Put That In Your Pipe And Smoke It While Sitting In A Lounge In WeHo Someday Maybe
Behold West Hollywood's vision for weed lounges, restaurants and delivery services — businesses that were granted permission last year by the city to apply for licenses to sling the plant and its extracts in a variety of ways.
The architectural renderings released by the city last year are multi-story, modernist structures with light-filled interiors, trendy furniture and slim, transparent people relaxing in a swanky, skunky scene. Some of the spaces appear to take up entire city blocks.
"Some of the ideas are pretty amazing," says John Leonard, the city's community and legislative affairs manager. "It has evolved into consumption lounges being part of our tourism industry, like our high-end restaurants."
Officials like Leonard hope that the new establishments will put West Hollywood on the map as a leader in the world of leisure cannabis — but as with many such businesses, there is a lot that still needs to be worked out.
West Hollywood is among the first cities in the country to attempt to implement cannabis lounges; San Francisco has seven, and Oakland and Denver each have one. In WeHo, the proposed venues are largely high-end spaces where customers can shop for, buy, and — in some cases — consume cannabis products onsite legally.
And as with much else in the burgeoning cannabis industry, business owners got creative in crafting their visions.
Lauren Fontein is an owner of The Artist Tree, one of the approved applicants, and describes her company's proposal as something of a smoker's mecca. Should all their plans come to fruition, the three-story space would have one lounge for smoking and one for eating, a restaurant, lots of local art on display, and a small performance space where musicians and comedians could give shows.
"We were thinking, overall, what do people like to do when they are smoking?" she says. "What experiences go hand-in-hand with cannabis consumption? We were trying to create an environment where it wasn't just a lounge where it's smokey and dingy. You could come if you're not planning to smoke, if you're just coming with friends."
Jackie Subeck, the owner of another successful applicant, Door Number Six, paints a picture of a luxury wellness center infused with weed. Her plans include a day spa, a clinic, a cafe and an education center/event space.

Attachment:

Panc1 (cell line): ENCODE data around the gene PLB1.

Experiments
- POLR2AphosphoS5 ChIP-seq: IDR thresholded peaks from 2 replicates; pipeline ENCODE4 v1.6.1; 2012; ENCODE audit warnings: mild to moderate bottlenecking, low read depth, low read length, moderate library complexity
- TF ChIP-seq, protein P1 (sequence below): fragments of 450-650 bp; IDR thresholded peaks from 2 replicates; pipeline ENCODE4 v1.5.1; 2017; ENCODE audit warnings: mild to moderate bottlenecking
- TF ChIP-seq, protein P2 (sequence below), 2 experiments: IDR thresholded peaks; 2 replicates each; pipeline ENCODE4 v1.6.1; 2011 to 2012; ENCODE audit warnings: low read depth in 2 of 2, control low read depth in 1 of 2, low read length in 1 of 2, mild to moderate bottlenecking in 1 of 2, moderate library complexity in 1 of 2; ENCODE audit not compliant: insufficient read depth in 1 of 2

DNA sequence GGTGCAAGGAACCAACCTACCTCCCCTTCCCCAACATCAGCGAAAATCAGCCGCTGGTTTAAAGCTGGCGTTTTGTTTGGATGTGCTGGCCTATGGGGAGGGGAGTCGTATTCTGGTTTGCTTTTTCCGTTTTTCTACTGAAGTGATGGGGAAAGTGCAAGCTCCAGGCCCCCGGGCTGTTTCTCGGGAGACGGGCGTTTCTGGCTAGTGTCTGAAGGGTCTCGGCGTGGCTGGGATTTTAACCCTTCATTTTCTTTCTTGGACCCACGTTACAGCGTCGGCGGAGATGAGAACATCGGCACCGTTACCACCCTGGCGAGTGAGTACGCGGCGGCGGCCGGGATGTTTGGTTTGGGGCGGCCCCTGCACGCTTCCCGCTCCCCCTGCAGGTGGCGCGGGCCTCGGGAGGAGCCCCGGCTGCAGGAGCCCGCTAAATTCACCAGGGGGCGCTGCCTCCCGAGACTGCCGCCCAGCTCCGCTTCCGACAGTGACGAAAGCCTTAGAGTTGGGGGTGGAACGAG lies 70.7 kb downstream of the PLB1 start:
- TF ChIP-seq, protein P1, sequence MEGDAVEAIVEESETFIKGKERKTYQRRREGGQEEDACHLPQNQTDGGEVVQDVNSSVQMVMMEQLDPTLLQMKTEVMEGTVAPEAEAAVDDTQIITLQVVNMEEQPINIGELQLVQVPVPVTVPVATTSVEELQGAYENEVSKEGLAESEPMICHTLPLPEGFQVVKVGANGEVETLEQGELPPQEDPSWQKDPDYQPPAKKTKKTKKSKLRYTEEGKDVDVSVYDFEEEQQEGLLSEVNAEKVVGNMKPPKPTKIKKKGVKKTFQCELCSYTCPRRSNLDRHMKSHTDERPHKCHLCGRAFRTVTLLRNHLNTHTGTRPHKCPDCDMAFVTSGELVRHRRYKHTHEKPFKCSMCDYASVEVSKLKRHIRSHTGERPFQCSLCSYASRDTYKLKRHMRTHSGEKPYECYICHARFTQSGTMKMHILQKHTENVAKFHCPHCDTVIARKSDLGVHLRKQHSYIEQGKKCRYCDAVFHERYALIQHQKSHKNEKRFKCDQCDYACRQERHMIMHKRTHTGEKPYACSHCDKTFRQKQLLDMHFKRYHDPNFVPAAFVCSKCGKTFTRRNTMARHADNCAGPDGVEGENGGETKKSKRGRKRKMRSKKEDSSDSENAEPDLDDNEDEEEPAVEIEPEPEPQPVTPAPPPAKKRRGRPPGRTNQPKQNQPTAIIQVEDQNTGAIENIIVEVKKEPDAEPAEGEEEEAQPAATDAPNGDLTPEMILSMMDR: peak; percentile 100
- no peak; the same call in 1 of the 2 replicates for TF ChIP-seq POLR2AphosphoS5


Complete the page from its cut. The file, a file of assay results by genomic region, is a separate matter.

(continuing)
"Our goal is to [connect with] the community," she says.
But as you might imagine, opening cannabis lounges — which are not specifically regulated by the state — presents legislative and logistical hurdles.
So far, it's evolved like this:
- West Hollywood officially approved an ordinance to allow these types of cannabis businesses inside city limits in November 2017.
- The following year, they selected 16 applicants from a pool of more than 120.
- 36 licenses were handed out (most businesses got more than one license).
- The types of licenses handed out were adult-use retail, consumption lounge (smoking, vaping, edibles) consumption lounge (edibles only), delivery services, and medical dispensary.
The application process — as well as the winners — were met with some controversy. The application fee was so high as to be prohibitive for many would-be entrepreneurs, and the city did not make an effort to prioritize applications from convicted cannabis felons. People of color have historically been arrested for cannabis infractions at a much higher rate.
Those businesses that did end up with a green light to apply for business licenses in the city, begin scouting locations and start executing their plans had ambitious visions across the board.
The Artist Tree, the only business to be granted all five licenses, envisioned a three-story building with a massive sculpture in the middle of a sun-drenched courtyard.
Essence WeHo, which was granted retail, delivery and consumption lounge (smoking, vaping, edibles) licenses, presented a store that looked more like a high-end steakhouse than a weed shop.
Businesses like this would likely be located throughout West Hollywood. LAist spoke with entrepreneurs who described looking at properties across the Sunset-to-Beverly/Fairfax-to-Doheny area.
Still, there's some confusion as to how these businesses will ultimately operate. For one thing, businesses granted licenses for edibles want to operate restaurants - but they cannot cook with cannabis products, per state regulations.
Cannabis businesses are also required to shut down at 10 p.m., which presents a logistical and philosophical problem.
"I don't think anyone wants to open [a new business] with having to basically start shutting down the kitchen at 9 p.m.," says Kirk Cartozian, a founding member partner at The Antidote, which received an edibles only license.
He's optimistic and hopes that The Antidote will open within "a year, at most." Fontein has similar aspirations for The Artist Tree, noting that she and the other owners "would really like to be open and operating by the end of this year."
According to West Hollywood official Leonard, whatever comes next will represent a massive change.
As he puts it, "No more neon green pot leaves on the front window."